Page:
DENVER — “OK, people: Do not run your businesses based on videos made by mortgage brokers,” advised Brian Levy, an attorney at Kattan & Temple, at the RESPRO (Real Estate Settlement Services Providers Council) meeting today. Levy was referring to panicked phone calls he received earlier this year when his clients saw a video that two mortgage brokers put on YouTube.

  • An investigation isn't guidance, but it can provide clues as to how the CFPB is interpreting co-marketing rules and regulations.
  • Every participant in a co-marketing arrangement must pay a fair, proportionate price for his or her participation.
  • Brokers should document what they're doing, value each piece of co-marketing material and train agents on compliance.

DENVER — “OK, people: Do not run your businesses based on videos made by mortgage brokers,” advised Brian Levy, an attorney at Kattan & Temple, at the RESPRO (Real Estate Settlement Services Providers Council) meeting today.

Levy was referring to panicked phone calls he received earlier this year when his clients saw a video that two mortgage brokers put on YouTube. The video said that Zillow is “illegal” — “and they knew that because somebody in an exam was told by an examiner that Zillow was illegal,” Levy explained.

Needless to say, videos like this are not legal advice. So Levy wants the industry to take a deep breath and think for a second before making major changes to business strategies — even though the Consumer Financial Protection Bureau (CFPB) is currently investigating Zillow’s co-marketing program.

“We don’t know anything,” he reminded the audience. “There’s no lawsuit. There are press reports that something is imminent and rumors that things are happening, but we haven’t been able to get our hands on anything.

“Even the CFPB would admit that rumors and investigations are not reliable sources of regulatory guidance,” he added.

So what do we know? Levy and Loretta Salzano, a partner at Franzen and Salzano, explained what the industry should take away from the fact that Zillow seems to be in the CFPB’s crosshairs right now.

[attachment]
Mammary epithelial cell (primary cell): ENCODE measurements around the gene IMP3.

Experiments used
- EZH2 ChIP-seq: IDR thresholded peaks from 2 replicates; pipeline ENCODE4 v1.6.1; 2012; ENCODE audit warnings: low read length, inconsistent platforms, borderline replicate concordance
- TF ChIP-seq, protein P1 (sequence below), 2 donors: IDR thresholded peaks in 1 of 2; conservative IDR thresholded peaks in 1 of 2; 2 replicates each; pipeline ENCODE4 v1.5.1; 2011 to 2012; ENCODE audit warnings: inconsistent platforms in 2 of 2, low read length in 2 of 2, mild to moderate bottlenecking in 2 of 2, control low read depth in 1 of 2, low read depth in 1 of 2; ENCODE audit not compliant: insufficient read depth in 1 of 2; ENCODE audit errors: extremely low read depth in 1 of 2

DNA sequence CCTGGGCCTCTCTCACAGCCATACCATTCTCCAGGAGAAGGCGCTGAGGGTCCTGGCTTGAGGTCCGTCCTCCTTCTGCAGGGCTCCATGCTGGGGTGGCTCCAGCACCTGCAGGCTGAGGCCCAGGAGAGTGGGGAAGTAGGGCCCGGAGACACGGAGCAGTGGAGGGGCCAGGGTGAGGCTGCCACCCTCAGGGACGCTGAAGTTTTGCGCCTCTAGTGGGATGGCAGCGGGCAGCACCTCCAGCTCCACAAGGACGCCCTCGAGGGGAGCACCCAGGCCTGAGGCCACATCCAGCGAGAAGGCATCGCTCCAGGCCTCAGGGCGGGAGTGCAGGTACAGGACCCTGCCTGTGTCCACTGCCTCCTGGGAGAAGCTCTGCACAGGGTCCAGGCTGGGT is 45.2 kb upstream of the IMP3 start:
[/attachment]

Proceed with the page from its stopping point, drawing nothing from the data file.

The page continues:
Loretta Salzano and Brian Levy at the RESPRO meeting.

Loretta Salzano and Brian Levy at the RESPRO meeting.

“I think it is reasonable to assume this investigation applies to Zillow’s co-marketing program and how those programs allow lenders and Realtors to comply with RESPA,” Levy said, citing statements in recent earnings calls by Zillow’s CFO that note the company’s belief in its co-marketing program compliance.

Consent orders and enforcement

Most of the guidance that the CFPB has released surrounding co-marketing arrangements have been in consent orders — a controversial strategy that critics say doesn’t provide clear enough parameters for what activities are (or are not) compliant.

“Enforcement can give you clues about where the CFPB is headed and what concerns are, but that’s all they are — clues,” Levy said. “They are not statements of direction to your business. You need to understand what you’re doing in your own business and apply the law with your counsel appropriately.”

Zillow probably doesn’t technically qualify as a settlement service provider, Salzano said. “They’re a marketing company. They assist consumers looking for property, and they are licensed to perform certain settlement services.”

But that doesn’t matter to the CFPB, she added. “The idea is that even if you’re not a settlement service provider, you can fall under the CFPB’s jurisdiction as providing settlement services.”

RESPA Section 8 and HUD’s pro-rata guidance

Section 8 of RESPA (the Real Estate Settlement Procedures Act) outlines guidance on referrals and paying for leads, and the Department of Housing and Urban Development (HUD) has guidance on who pays for what in a co-marketing arrangements.

HUD dictates that agents and brokers creating co-marketing materials with settlement service providers must pay a “pro rata” rate — in which each entity is contributing an appropriate amount to the total.

And Section 8 of RESPA dictates that when selling leads, agents and brokers need to ensure that the following parameters are met:

  • The item purchased should be a list of names — actual customer leads
  • Payment for use of the list must reflect its “reasonable value”
  • Payment for use of the list must not be based on the number of closed transactions generated from the list of names
  • The seller of the leads must not endorse the purchaser of the leads

“If you say ‘I’m buying a lead from a real estate agent,’ clearly that real estate agent is going to be talking to the customer, and they’re probably going to say ‘Call Brian; he does a great job,'” said Levy.

That can be dangerous, so tread carefully: “It’s not realistic to put a gate up” around what your lead partners might say about you, but be very aware of and careful with any language that can be construed as an endorsement, Levy advised.

Managing compliance as a brokerage

Some of Levy’s clients are using different co-marketing platforms, but they don’t have any real idea of what their individual sales agents are doing on those platforms.